Azra always starts each battle with a pool of “Psi”, the points that you use to place good guys around the map. Killing bad guys slowly rebuilds this pool as the battle progresses which allows for mid-battle adjustments. In addition to initial character placement, Psi can also be used to boost characters during battles, allowing them to use their higher-end skills. Psi is also used to cast spells from Azra’s spell book, powerful effects that can swing the tide of a battle dramatically. If you go nuts with spells or boosts, you can quickly burn through your Psi, leaving you defenseless if things go wrong. This makes resource management critical to success.

There are a ton of fun and smart design decisions that make all of this manageable. You can pause the action at any time to survey the battlefield and move your characters around (though you had better have the Psi points to do so). If, halfway through a battle, you find that the guy you had carefully placed to clean up stragglers is not really needed where he is, you can recall him and place him elsewhere so he is more useful to the cause. Or, if you failed to protect a character properly and they are killed in the midst of battle, you can burn some Psi points to respawn them. Pausing the battle can also allow you to clean up any areas congested with bad guys by casting one of Azra’s spells, saving your bacon in a crisis.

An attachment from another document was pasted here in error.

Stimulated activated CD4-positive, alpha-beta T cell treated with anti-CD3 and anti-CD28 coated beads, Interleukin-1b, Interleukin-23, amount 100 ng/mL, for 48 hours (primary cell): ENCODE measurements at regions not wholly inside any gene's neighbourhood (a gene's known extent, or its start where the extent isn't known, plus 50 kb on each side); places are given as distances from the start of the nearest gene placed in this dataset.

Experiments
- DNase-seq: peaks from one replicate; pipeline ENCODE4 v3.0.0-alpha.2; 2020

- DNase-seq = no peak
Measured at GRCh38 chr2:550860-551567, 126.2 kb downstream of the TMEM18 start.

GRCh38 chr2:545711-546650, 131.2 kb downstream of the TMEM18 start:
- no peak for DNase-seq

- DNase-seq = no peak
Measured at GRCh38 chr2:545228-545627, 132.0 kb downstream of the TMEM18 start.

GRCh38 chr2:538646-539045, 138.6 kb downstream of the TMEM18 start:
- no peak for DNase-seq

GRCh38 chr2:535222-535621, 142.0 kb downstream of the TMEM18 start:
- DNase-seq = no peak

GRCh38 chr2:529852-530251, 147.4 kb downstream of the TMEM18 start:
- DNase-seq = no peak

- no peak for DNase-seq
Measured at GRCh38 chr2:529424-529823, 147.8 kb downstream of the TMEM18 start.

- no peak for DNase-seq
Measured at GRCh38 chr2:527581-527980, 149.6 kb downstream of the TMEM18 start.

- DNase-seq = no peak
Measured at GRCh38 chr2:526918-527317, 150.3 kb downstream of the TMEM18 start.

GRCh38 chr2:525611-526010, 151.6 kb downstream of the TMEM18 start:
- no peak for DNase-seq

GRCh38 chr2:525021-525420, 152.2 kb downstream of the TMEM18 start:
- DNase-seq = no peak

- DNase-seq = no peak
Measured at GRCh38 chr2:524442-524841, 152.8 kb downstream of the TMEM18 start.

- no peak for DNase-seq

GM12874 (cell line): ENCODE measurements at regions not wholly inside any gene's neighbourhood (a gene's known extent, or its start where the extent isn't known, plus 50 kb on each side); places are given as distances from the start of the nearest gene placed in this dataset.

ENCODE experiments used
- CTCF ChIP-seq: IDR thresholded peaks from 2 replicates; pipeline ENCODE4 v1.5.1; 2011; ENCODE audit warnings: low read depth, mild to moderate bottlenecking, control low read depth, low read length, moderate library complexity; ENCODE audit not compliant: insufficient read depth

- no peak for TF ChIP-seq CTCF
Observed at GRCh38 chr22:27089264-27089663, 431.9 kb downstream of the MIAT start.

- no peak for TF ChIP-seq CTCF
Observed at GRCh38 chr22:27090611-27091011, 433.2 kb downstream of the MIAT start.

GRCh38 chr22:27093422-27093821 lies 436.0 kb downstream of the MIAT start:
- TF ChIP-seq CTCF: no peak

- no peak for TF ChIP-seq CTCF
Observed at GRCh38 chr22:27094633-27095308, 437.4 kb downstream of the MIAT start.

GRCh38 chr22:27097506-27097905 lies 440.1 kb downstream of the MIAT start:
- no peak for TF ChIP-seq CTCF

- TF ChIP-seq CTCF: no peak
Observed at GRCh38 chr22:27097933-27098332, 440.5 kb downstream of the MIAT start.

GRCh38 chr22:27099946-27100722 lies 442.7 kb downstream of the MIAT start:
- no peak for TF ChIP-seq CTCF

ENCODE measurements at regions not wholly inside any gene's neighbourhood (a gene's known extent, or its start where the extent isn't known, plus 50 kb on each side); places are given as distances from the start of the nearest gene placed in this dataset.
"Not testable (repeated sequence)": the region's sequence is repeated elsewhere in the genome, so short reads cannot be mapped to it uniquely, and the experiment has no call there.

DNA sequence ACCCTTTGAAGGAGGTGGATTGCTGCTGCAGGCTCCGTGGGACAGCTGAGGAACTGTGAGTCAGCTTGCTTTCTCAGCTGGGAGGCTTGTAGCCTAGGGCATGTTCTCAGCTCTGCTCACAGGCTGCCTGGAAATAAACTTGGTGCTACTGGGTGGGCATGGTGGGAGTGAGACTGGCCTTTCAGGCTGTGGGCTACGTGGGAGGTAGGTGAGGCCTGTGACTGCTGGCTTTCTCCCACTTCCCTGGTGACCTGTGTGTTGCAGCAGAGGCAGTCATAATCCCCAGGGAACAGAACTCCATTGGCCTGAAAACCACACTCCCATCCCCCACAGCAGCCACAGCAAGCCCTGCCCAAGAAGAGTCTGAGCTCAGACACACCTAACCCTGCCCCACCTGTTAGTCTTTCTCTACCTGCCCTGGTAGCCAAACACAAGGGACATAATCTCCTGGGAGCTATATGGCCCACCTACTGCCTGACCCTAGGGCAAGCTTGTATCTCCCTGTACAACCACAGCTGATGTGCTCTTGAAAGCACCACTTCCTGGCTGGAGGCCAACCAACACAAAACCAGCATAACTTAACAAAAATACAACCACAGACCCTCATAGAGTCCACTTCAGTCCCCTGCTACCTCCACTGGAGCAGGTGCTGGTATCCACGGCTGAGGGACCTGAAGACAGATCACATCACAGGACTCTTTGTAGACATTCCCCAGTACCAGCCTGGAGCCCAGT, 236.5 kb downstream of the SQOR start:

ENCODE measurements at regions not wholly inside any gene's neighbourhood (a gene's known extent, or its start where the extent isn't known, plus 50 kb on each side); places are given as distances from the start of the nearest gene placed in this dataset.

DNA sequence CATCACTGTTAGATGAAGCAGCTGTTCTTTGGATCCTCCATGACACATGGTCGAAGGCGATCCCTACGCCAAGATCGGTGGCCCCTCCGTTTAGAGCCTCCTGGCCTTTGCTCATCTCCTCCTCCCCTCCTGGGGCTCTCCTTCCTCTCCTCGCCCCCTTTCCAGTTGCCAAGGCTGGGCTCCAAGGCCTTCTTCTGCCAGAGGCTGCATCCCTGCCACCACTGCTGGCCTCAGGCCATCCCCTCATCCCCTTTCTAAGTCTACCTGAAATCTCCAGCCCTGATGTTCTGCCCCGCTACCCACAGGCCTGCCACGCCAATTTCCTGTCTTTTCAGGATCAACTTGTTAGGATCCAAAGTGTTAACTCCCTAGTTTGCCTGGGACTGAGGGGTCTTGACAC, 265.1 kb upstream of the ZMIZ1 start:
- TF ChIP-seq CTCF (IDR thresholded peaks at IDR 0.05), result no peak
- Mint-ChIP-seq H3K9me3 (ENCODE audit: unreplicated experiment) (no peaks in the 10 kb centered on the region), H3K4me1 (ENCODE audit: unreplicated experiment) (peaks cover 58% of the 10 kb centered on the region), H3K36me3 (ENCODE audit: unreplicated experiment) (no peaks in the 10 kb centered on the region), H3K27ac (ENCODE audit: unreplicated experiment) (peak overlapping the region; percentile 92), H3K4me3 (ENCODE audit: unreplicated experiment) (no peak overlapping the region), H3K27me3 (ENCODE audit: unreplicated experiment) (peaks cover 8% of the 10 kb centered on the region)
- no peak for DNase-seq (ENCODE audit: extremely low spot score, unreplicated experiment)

Another great design choice is the ability to speed up the flow of battle, up to 8x the regular speed. This allows you to quickly run through a battle that you know you are going to win. If you find that you are struggling to progress in the story, going back and grinding through an earlier battles is a great way to strengthen your team.